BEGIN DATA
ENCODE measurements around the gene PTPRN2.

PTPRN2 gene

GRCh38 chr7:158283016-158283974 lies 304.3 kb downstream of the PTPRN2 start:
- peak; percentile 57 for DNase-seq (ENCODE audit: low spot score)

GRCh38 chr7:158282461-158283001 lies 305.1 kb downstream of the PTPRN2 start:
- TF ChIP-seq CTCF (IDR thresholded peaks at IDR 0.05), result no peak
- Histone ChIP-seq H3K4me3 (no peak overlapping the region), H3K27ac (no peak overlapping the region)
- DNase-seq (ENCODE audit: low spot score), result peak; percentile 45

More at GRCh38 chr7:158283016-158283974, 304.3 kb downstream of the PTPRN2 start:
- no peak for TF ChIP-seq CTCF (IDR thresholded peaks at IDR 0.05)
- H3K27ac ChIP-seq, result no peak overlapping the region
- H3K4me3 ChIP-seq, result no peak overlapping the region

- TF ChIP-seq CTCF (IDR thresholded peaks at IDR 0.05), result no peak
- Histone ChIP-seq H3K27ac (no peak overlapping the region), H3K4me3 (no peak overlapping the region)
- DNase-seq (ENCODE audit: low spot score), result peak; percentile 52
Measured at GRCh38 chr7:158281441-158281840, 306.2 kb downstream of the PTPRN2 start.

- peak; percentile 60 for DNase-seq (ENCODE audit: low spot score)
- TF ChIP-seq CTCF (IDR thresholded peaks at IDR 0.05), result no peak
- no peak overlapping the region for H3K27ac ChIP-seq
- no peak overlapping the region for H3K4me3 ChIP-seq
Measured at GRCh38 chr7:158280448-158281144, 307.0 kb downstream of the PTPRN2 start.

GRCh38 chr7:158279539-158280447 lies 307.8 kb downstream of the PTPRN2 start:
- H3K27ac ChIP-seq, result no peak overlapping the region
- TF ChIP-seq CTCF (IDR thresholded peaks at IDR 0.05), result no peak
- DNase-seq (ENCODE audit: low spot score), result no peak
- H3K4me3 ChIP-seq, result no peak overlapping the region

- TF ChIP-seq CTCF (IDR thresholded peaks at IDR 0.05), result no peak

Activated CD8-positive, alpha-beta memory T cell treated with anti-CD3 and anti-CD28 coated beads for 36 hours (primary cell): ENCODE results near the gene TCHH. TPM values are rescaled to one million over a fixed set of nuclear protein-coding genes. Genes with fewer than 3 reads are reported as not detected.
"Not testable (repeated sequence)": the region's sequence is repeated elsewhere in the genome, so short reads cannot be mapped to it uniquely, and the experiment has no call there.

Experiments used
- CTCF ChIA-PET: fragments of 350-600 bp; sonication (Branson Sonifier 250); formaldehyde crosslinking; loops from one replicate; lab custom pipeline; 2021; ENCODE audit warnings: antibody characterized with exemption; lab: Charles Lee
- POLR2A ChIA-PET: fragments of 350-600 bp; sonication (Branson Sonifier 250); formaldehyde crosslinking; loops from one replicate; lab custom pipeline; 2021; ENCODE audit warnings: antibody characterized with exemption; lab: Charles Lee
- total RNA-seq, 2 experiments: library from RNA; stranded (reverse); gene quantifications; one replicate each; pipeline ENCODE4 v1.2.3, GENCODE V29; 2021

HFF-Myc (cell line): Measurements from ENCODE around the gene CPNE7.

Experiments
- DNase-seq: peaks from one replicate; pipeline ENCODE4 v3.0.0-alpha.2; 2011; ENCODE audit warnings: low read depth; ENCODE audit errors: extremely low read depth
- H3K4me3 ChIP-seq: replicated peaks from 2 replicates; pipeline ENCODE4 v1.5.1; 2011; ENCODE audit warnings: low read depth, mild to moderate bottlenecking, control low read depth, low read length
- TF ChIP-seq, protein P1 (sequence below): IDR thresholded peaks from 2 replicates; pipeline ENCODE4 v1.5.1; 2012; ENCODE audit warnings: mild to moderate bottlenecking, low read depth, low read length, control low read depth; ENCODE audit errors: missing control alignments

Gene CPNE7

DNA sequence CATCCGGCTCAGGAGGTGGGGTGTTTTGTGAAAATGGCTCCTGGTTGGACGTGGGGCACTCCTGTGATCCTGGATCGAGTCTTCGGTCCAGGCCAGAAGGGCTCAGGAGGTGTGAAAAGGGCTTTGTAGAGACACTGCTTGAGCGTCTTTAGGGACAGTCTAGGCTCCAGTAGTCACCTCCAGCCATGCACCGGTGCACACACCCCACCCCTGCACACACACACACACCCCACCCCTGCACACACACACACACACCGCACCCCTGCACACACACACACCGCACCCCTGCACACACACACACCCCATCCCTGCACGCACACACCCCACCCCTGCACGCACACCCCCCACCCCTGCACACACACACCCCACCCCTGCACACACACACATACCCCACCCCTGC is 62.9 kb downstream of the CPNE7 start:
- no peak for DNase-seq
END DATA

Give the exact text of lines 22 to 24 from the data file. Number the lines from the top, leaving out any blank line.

GRCh38 chr7:158279539-158280447 lies 307.8 kb downstream of the PTPRN2 start:
- H3K27ac ChIP-seq, result no peak overlapping the region
- TF ChIP-seq CTCF (IDR thresholded peaks at IDR 0.05), result no peak